Imagine a man in such extremes, his throat and mouth and lips are cracked with heat and thirst: he staggers as he falls. And then he hears the cry: Come ye to the waters and drink! And he rushes to the fountain of living waters and drinks and drinks from the life-giving waters.

That is the picture which we must see.

But who are so thirsty?

Everyone, is the answer of the church today. Everyone is thirsty for God and for His blessings. And when Jesus stands with His hands and arms outspread, and says: Come ye unto Me and drink! He means every one that comes within the audience of His voice.

But that is not true, and for a very evident reason. And here it is: there is no correspondence between the thirst of the world and the water of the fountain which Cod has opened at Jerusalem for sin and uncleanness. (Zach. 13:1).

Oh, I agree that the whole world is thirsty. That is very evident to anyone that knows the world. They are in great thirst for the things of this present life. They thirst for man and for humanity and for the things of this time, for sin and for uncleanness, and every sort of abomination.

And the more they drink of those things the more they thirst.

A very terrible process has been set in motion since man fell away from God. Refusing to drink of the real fountain of water, they turned under the instigation of the devil to the world and to its riches and they would drink them instead of the things of God and

His covenant, and the result is that they thirsted still more. Then they drank more of the things of the world and of sin and they thirsted still more, and this shall go on, and on, and on.

And the end is in hell where they will thirst forever. O father Abraham, send Lazarus, that he may dip his finger in water and come here to relieve me of my thirst! For I suffer in this flame. We have heard the words of Jesus in the story of the rich man and Lazarus.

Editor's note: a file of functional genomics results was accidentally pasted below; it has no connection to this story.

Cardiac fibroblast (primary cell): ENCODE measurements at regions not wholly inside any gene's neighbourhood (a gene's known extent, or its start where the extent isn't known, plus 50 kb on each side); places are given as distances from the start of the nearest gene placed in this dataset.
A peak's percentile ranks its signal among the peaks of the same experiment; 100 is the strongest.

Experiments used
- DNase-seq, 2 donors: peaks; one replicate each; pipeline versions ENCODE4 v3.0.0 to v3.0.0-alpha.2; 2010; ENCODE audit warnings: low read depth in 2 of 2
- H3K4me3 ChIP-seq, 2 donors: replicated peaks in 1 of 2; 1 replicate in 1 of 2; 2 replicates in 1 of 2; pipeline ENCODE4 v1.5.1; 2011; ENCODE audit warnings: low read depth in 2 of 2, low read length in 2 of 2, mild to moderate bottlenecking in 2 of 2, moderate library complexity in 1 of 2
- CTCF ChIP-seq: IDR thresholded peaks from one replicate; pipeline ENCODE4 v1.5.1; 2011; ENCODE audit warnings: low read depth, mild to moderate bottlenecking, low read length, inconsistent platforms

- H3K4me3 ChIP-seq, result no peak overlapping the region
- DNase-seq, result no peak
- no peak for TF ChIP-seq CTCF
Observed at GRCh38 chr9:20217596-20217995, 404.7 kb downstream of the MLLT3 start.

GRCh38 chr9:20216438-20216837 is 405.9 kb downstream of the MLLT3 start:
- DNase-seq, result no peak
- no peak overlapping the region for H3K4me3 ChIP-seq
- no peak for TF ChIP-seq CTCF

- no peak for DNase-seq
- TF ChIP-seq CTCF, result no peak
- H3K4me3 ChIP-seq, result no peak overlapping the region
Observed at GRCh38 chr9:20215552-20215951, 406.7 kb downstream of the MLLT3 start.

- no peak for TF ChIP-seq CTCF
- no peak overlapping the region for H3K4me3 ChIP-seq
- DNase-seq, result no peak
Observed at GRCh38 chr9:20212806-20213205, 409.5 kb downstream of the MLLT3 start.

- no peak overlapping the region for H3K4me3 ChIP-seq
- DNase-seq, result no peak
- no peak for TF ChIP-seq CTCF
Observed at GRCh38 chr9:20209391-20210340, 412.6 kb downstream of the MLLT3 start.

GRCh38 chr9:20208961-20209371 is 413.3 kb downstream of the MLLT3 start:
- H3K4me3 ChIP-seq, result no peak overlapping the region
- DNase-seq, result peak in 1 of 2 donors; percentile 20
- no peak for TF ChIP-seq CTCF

There is a great shortage, and absolute famine of water in hell.

But our text speaks of an entirely different kind of thirst. Certainly you will agree that there must be correspondence between the thirst and the water. If a man is really thirsty, and then I mean the natural thirst for natural, created water, and if anyone offers water to him, you may be sure that he is going to drink.

Now then, if the world, and everyone in the world is really thirsty for God, they would also drink when the refreshing and healing waters of God and of His Christ are placed within their reach. In that case they would never reject the Gospel.

Ho, every one that thirsteth!

Yes, it is addressed to “everyone”, but know surely that a very particular sort of people are meant here. They are those that are in harmony with the waters. They thirst for the waters of life, whatever they are.

And they are made thirsty because of the operation of the love of God through the Holy Ghost in their hearts. The Lord has made them taste Himself. And since then they say: “And nought can satisfy!” Or they say with David: I thirst for God!

They are called and they only are called.

Come ye to the waters! It is the call to God’s people that have learned to know that they must have the living God and His communion if they are to be happy for time and for eternity.

What are the waters?

Judging from Isaiah 44:3 it is the Holy Ghost and His blessings.

According to Psalm 42 it is to appear before God and to see His face.

Reading John 7:37-39 we would say it is the receiving of the Spirit of Christ.

But Matthew 5:6 speaks of thirsting for righteousness, and that seems to be the idea in this passage too, for in the preceding chapter, in fact in the last clause of the last verse of that chapter, immediately preceding our present text, we read: “and their righteousness is of Me, saith the Lord. And in verse 14 we read: “In righteousness shalt thou be established.” And with regard to the last Scripture, we must remember that it is the summing up of all the glories of salvation that shall be given to God’s people.

And then comes this invitation to come to God and to drink of the waters He will give them.

What are the waters?

I think that we must combine all the ideas which we found in various Scriptures.

The water of the fountain of life is the righteousness of the Lord Jesus Christ which is ours by faith, and which faith is wrought in our hearts through the Holy Ghost. And to have that faith and the righteousness of God, is the blessing of the Lord.